ThunderPoint Publishing is based on The Isle of South Uist, in the Western Isles of Scotland.
The company will publish fiction and non-fiction, with four new titles currently being prepared for publication.
Submissions of well-written fiction are welcome, in any genre, with the decision to publish being based on whether the editorial team enjoys the submission.
Non-fiction submissions should include chapter list & summary, sample chapters and author bio.
Interview with Huw Francis. author of Mule Train - What's the story behind your latest book?
The inspiration for Mule Train came from an extended holiday I enjoyed in Pakistan many years ago. I travelled from Karachi, in the south of the country, to the Hindu Kush mountains in north, and then over the Khunjerab Pass to China.
The locations in the book are all places where I spent time, though the story woven around those locations is entirely fictitious. The plot line of drug smuggling and the use of unwilling drug mules came from the regular stories reported in the press of European and American travellers caught at airports with quantities of drugs, who then claimed they had been forced to carry the drugs by some unknown person. I built on those reports during conversations I had with a number of policemen I met when living in Hong Kong, to create Mule Train.
How long did it take you to write Mule Train?
A long time. I always wanted to write fiction, but over the years I wrote three non-fiction titles and working on these meant Mule Train was pushed to one side. In the end, I was probably working on Mule Train for well over 10 years.
Battered and bruised, Elizabeth has left abusive husband Patrick. Again. In the bleak and impersonal Glasgow housing office Elizabeth meets the provocatively intriguing drug addict Sadie, who is desperate to get her own life back on track too.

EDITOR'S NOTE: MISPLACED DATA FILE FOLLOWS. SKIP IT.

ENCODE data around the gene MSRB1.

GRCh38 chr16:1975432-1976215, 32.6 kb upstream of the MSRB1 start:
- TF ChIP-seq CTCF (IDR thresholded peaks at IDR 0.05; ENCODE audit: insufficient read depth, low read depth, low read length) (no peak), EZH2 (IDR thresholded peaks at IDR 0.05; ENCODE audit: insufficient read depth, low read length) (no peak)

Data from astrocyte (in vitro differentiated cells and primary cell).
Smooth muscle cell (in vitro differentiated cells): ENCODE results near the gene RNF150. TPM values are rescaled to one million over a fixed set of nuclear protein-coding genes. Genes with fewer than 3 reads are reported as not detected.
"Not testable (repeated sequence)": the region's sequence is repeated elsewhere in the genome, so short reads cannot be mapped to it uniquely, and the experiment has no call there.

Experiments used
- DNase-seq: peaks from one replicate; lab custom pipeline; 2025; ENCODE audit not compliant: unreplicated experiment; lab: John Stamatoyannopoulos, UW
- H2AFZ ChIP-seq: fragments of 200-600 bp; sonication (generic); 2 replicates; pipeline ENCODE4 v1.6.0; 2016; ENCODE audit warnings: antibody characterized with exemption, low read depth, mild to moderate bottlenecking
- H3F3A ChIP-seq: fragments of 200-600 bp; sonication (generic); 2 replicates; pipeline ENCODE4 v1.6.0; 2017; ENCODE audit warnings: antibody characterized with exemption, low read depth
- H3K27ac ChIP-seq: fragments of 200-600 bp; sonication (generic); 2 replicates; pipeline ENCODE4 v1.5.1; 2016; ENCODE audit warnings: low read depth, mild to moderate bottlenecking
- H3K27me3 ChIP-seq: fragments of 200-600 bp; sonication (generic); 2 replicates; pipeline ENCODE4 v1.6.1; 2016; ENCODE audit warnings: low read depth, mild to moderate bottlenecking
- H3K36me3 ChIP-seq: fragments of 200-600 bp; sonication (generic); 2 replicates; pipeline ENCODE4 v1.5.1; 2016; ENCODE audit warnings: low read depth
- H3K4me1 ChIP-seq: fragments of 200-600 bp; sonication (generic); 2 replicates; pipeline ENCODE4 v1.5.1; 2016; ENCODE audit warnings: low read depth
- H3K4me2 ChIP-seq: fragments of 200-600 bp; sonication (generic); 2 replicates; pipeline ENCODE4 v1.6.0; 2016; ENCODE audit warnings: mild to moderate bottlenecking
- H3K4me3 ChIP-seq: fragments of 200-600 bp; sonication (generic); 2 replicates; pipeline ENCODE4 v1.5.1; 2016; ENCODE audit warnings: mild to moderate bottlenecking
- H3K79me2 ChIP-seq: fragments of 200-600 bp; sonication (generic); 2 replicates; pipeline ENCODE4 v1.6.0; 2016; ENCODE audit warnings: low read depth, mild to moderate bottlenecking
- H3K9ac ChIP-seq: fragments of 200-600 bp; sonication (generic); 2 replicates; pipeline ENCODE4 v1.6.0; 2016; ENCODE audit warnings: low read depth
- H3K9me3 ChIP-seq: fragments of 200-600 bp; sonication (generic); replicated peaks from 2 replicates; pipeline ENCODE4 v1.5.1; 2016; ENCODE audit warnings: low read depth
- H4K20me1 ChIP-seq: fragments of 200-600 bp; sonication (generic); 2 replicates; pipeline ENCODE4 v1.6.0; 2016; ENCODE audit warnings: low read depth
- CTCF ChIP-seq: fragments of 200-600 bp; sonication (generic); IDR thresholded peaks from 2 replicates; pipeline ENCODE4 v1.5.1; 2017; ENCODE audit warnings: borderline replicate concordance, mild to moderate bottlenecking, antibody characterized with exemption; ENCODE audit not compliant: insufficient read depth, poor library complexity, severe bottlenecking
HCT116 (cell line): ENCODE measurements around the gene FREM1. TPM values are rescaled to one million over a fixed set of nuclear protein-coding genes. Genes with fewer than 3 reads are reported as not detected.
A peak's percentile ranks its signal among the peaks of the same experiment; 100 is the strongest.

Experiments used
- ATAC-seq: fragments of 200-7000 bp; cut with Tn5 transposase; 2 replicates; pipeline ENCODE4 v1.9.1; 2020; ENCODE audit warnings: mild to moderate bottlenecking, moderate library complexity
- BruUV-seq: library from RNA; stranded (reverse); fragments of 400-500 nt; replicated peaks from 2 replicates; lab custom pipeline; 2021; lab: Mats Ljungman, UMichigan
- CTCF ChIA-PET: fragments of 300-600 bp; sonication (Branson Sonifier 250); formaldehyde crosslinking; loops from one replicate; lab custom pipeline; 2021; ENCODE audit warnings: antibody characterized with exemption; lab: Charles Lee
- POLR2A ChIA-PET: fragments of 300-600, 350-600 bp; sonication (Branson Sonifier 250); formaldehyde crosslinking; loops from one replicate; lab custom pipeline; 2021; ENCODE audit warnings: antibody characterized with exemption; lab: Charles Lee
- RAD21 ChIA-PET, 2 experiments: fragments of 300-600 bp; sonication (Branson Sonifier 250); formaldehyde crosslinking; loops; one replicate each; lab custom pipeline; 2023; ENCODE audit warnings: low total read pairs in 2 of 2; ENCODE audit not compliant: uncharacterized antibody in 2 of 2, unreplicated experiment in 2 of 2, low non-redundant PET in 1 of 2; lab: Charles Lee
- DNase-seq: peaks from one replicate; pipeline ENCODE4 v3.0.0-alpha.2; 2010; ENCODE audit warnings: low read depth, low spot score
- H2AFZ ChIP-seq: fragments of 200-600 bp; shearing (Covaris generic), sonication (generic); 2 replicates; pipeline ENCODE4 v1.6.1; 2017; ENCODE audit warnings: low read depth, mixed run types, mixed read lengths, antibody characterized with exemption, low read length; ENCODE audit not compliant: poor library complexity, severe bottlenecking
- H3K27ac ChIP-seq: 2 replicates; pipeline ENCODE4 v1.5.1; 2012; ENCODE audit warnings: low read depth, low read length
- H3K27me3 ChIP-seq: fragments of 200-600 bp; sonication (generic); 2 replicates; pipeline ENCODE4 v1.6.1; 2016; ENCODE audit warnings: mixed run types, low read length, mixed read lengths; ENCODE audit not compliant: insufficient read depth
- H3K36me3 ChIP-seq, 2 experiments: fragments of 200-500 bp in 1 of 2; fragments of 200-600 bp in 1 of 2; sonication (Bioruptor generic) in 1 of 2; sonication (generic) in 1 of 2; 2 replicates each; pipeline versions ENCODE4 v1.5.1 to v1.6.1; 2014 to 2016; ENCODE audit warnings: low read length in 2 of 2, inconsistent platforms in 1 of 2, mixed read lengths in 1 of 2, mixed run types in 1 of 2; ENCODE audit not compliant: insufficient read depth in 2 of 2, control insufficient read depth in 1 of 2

The two women forge a fierce and interdependent relationship as they try to rebuild their shattered lives.
An eloquently written novel tracing the social transformations of a century where possibilities were opened up by two world wars that saw millions of men move around the world to fight, and mass migration to the new worlds of Canada and Australia by tens of thousands of people looking for a better life.
Helen Davis deftly weaves the 1980's readjustment of British social boundaries into her novel as she transports the reader from coming of age student life in England, through adventure, death and life changing experiences in Peru, to a disastrous attempt at rediscovering lost youth and innocence, nearly thirty years too late.
A fast-paced novel following young backpackers on their first international adventure to Asia. Romantic notions of foreign travel quickly turn sour as they unwittingly become entrapped in the plans of a young drug-smuggler intent on making himself rich by exploiting naive young travelers.